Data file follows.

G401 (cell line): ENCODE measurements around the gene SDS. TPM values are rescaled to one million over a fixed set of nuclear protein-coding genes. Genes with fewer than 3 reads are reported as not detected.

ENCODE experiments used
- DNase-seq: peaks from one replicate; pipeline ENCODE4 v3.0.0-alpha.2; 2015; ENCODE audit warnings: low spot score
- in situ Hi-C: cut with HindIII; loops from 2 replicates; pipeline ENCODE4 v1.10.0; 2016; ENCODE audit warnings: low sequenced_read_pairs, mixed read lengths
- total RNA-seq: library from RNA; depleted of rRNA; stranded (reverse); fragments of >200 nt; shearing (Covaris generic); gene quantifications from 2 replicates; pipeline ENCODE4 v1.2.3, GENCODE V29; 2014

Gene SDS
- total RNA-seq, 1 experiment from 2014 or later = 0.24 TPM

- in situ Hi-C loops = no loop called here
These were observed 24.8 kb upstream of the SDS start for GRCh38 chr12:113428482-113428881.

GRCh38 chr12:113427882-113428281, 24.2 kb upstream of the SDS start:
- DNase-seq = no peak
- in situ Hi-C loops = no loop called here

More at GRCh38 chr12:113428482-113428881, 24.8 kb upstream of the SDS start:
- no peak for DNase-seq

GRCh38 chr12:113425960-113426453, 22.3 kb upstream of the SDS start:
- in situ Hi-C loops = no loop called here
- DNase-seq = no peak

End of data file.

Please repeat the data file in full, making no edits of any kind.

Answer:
G401 (cell line): ENCODE measurements around the gene SDS. TPM values are rescaled to one million over a fixed set of nuclear protein-coding genes. Genes with fewer than 3 reads are reported as not detected.

ENCODE experiments used
- DNase-seq: peaks from one replicate; pipeline ENCODE4 v3.0.0-alpha.2; 2015; ENCODE audit warnings: low spot score
- in situ Hi-C: cut with HindIII; loops from 2 replicates; pipeline ENCODE4 v1.10.0; 2016; ENCODE audit warnings: low sequenced_read_pairs, mixed read lengths
- total RNA-seq: library from RNA; depleted of rRNA; stranded (reverse); fragments of >200 nt; shearing (Covaris generic); gene quantifications from 2 replicates; pipeline ENCODE4 v1.2.3, GENCODE V29; 2014

Gene SDS
- total RNA-seq, 1 experiment from 2014 or later = 0.24 TPM

- in situ Hi-C loops = no loop called here
These were observed 24.8 kb upstream of the SDS start for GRCh38 chr12:113428482-113428881.

GRCh38 chr12:113427882-113428281, 24.2 kb upstream of the SDS start:
- DNase-seq = no peak
- in situ Hi-C loops = no loop called here

More at GRCh38 chr12:113428482-113428881, 24.8 kb upstream of the SDS start:
- no peak for DNase-seq

GRCh38 chr12:113425960-113426453, 22.3 kb upstream of the SDS start:
- in situ Hi-C loops = no loop called here
- DNase-seq = no peak